"Nizib," he said.

"Yes, sir!"

"Follow me to the counting-house."

"To the counting-house," replied Nizib.

"And you too, Van Mitten," added Kéraban.


"And you also, Bruno."

"Yes, but—"

"We will go all together."

"Eh!" exclaimed Bruno, pricking up his ears.

"Yes; I have invited you to dinner at Scutari," said the Seigneur Kéraban to Van Mitten; "and, by Allah, at Scutari you shall dine—when we return."

"But we shall not be back for—how long?" said Bruno.

"Not for a month, a year, ten years, perhaps," replied Kéraban in a tone that admitted of no discussion. "You have accepted my invitation to dinner, and my dinner you shall eat!"

"It will have got cold by that time," muttered Bruno.

"Will you allow me, friend Kéraban—"

"I will allow you nothing, friend Van Mitten. Come."

So saying, Kéraban advanced a few steps towards the end of the promenade.

"We are quite unable to withstand this 'pig-headed' fellow," said Van Mitten to Bruno.

"But are you really going to yield to such caprice, sir?"

"Whether I remain here, or go elsewhere, it is all the same to me, so long as we do not touch Rotterdam," replied his master.

"But, sir—"

"And since I follow my friend Kéraban, you have no alternative but to follow me," continued Van Mitten.

"Here is a pretty complication!" remarked the valet.

"Let us be off," cried Kéraban, who then addressed himself to the chief of the police in a sneering tone, calculated to exasperate that official.

"I am going," he said. "I shall depart despite all your arrests. I will go to Scutari without crossing the Bosphorus."

"I will do myself the pleasure of witnessing your return from such a strange journey," replied the chief of police.

"I shall be extremely glad to meet you on my return," responded Kéraban politely.

"But I may as well inform you that if the tax is still in force when you come back—"

"Well?" said Kéraban.

"I cannot let you pass from Scutari to Constantinople across the Bosphorus without paying the ten paras per head."

"Well, then, if your iniquitous impost is still in force when I return, I will find out some way of crossing to Constantinople without paying a single para: there!"

So saying, Kéraban took Van Mitten's arm and made a sign to Nizib and Bruno to follow them, The party quickly disappeared amid the crowd, which cheered this partisan of the old Turkish régime who was so tenacious of his rights.

Just then the report of a cannon was heard. The sun was setting beyond the Sea of Marmora: the Fast of Ramadan was at an end, and the faithful subjects of the Sultan might now indemnify themselves for the privations of that long day.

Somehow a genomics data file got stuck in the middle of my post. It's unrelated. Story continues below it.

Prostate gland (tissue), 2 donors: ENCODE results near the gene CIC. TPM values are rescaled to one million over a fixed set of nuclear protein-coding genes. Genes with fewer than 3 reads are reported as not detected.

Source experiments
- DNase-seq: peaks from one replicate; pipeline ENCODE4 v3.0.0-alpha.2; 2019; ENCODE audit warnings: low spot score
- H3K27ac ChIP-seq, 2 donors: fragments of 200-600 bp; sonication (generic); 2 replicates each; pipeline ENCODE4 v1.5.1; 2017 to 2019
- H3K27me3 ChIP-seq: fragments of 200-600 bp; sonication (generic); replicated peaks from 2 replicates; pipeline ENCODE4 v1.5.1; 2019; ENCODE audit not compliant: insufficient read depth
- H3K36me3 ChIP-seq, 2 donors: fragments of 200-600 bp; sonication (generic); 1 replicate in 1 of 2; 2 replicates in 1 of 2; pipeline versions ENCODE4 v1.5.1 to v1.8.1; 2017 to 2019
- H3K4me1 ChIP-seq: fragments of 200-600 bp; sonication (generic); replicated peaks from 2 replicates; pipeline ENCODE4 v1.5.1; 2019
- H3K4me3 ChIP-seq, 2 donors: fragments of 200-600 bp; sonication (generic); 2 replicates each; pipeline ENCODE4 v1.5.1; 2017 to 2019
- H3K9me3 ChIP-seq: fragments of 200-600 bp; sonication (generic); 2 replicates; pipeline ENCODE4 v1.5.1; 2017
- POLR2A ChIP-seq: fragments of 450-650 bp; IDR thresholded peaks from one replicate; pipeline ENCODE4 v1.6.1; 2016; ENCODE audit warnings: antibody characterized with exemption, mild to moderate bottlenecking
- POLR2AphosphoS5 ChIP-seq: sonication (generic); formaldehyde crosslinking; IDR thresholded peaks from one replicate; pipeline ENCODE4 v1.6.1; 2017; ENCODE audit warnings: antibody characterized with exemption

As suddenly as by means of an enchanter's wand Constantinople was transformed. To the silence of the Top-Hané succeeded cries of joy and pleasure. Cigarettes and every description of pipe were immediately produced and lighted: the air was odorous with tobacco. The cafés were quickly crowded to overflowing by hungry and thirsty customers. All kinds of pastry and sweetmeats and more solid food were eaten, and every known beverage appeared on the tables as if by magic. The shops were brilliantly illuminated, and the transformation was complete in the twinkling of an eye.

Then the old town and its new quarters were lighted up as magically. The mosques—St. Sophia, the Suleimanieh, Sultan-Ahmed, all the civil and religious edifices from Seraï Burnou as far as the hills of Eyoub, were crowned with many-coloured fires. Luminous verses were suspended from one minaret to another, tracing the precepts of the Koran upon the dark background of the sky. The Bosphorus, studded by the lanthorns carried by the caïques which were tossed about by the waves, scintillated as if the stars had fallen upon the water. The palace upon the margin, the villas on both the European and the Asiatic sides, Scutari, the ancient Chrysopolis, and its houses built up in amphitheatre form, by stages; presented only lines of fire which were reflected from the sparkling sea.

From the far distance resounded the notes of the tambourine, the lute, or guitar, the tabourka, the rebek, and the flute; mingled with the chanting of hymns and psalms of evensong, for the dying day. And at the summits of the minarets, the muezzins, in the call of three prolonged notes, sent over the city—the city now in festive array—the last summons to the evening prayer, which consists of one Turkish with two Arabic words, Allah, Hækk Kebir!